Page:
Besson, an international leader in pain research. Jean-Marie was an
unconventional role model, the hours were long, expectations were high,
questions were difficult and I was often left wondering if I had missed the
point! Jean-Marie inspired generations of pain researchers, including me. He
understood and promoted the importance of research being translationally
relevant long before it became a widely recognised need for clinical research.
How will your research affect the average person: The amount of knowledge
required for a change in medical practice such as drug treatments is vast, and
is achieved by the culmination of many different types of research by many
research teams across the world. Being part of the Arthritis Research UK Pain
Centre:ARUK at Nottingham means that my fundamental mechanistic research is
aligned to clinical studies carried out at Nottingham and across the UK. The
centre aims to advance understanding of arthritis pain mechanisms and to develop
new treatments, pharmacological and non-pharmacological. Understanding why
people experience chronic pain allows better informed treatment plans, which
will benefit individuals in the future.
What’s been the greatest moment of your career so far: I have been very
fortunate to work with many great people, some well-established scientists and
others just starting their careers. Enjoying the small victories is important
for my long-term success and mental strength; getting those controversial ideas
published, giving a good talk, submitting a grant you are proud of, successful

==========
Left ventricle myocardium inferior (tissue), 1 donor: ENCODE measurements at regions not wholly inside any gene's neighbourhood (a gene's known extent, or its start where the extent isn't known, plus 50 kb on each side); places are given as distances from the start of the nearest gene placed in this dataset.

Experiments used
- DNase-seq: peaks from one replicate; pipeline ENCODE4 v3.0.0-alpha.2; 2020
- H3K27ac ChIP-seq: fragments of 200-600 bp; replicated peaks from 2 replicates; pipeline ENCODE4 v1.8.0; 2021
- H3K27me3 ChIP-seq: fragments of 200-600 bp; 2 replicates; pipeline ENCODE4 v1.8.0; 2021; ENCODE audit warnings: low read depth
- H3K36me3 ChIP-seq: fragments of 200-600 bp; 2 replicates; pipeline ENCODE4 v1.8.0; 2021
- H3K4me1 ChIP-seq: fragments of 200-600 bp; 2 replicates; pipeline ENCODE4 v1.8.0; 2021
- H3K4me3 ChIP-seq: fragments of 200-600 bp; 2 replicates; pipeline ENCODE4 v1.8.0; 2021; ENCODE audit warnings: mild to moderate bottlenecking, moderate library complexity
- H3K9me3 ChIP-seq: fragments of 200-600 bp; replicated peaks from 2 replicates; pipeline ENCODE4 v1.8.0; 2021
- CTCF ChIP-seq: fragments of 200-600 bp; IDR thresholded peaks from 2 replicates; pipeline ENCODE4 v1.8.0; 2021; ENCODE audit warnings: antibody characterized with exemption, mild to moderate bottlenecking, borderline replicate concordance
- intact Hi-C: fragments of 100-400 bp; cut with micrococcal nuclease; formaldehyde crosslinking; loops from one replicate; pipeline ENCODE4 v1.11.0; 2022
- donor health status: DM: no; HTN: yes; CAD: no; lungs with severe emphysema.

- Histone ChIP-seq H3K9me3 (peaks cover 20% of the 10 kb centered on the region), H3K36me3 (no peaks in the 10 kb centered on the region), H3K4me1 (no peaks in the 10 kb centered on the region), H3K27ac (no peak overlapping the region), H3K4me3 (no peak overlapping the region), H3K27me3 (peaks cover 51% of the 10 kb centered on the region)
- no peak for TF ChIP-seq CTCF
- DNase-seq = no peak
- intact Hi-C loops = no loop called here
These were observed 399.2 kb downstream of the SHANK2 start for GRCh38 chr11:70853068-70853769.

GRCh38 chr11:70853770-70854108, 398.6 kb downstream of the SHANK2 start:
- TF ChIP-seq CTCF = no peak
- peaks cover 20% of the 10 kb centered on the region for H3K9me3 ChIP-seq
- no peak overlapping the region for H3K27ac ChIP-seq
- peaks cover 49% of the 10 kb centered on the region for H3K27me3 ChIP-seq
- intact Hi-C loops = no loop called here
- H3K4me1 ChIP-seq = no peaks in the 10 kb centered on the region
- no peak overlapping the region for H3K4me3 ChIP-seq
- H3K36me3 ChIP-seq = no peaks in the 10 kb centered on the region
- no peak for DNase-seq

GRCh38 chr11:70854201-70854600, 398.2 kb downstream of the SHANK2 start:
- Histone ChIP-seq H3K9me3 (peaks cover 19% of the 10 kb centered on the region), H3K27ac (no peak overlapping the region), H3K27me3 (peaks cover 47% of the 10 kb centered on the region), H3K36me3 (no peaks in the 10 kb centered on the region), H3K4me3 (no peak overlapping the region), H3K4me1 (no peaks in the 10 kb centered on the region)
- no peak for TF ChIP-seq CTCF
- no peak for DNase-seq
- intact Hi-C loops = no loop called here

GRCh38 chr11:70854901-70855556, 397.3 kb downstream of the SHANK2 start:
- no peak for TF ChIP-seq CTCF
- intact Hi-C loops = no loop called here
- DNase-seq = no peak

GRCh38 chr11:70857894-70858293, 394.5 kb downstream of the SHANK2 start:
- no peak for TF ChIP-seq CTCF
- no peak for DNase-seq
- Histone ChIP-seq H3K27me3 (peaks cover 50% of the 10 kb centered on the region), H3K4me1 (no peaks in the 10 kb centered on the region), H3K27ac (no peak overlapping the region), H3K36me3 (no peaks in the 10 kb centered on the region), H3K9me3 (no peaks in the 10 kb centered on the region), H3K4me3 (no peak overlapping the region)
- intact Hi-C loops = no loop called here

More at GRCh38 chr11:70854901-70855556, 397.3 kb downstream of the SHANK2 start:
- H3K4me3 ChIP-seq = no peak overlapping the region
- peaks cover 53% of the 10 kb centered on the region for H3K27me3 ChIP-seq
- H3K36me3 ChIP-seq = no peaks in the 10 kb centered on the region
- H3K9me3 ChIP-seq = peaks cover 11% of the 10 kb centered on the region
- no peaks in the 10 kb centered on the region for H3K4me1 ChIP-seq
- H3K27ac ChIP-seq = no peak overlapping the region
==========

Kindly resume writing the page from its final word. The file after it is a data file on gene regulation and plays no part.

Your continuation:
PhD defences. Seeing undergraduate students make the transition into
postgraduate success, especially in my area of research, makes me very happy!
Being part of the team awarded the centre of excellence for pain research by
ARUK has made a big impact on my research and standing within the research
What advice would you give to someone just starting out: Discuss your ideas with
colleagues and your mentor, get involved in the Research Priority Areas and meet
new people from across the University to collaborate with. Try to balance
research innovation with tried–and-tested methods, be open to other peoples’
opinions but don’t be distracted and dragged off-course. I am a firm believer in
the value of research planning to sustained long-term research success.
What’s the biggest challenge for researchers in your field: Chronic pain is
debilitating and impacts upon everyday life, disrupting work, sleep and
relationships. It is often associated with depression and anxiety, and recent
evidence suggests it alters cognitive function. The research community’s common
goal is the development of new, more effective analgesic drugs which have
reduced side-effects, which will improve the quality of life of millions of
How does being based at the University allow you to fulfil your research
aspirations: Nottingham has excellent research facilities and a strong
collaborative ethos. The willingness of colleagues from different schools and
faculties to collaborate and develop new strands of research has allowed me to
broaden my research base, allowing us the freedom to look at scientific
questions from different perspectives. I am very grateful to many colleagues
from across the University who helped me start my career in Nottingham and
continue to contribute to the goals of our pain research. ω.
Caption: Professor Victoria Chapman:
Image: University of Nottingham
Whatever Your Field of Work and Wherever in the World
You are, Please, Make a Choice to Do All You Can to Seek and Demand the End of
Death Penalty For It is Your Business What is Done in Your Name. The Law That
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Lives is No Law. It is the Rule of the Jungle Where Law Does Not Exist.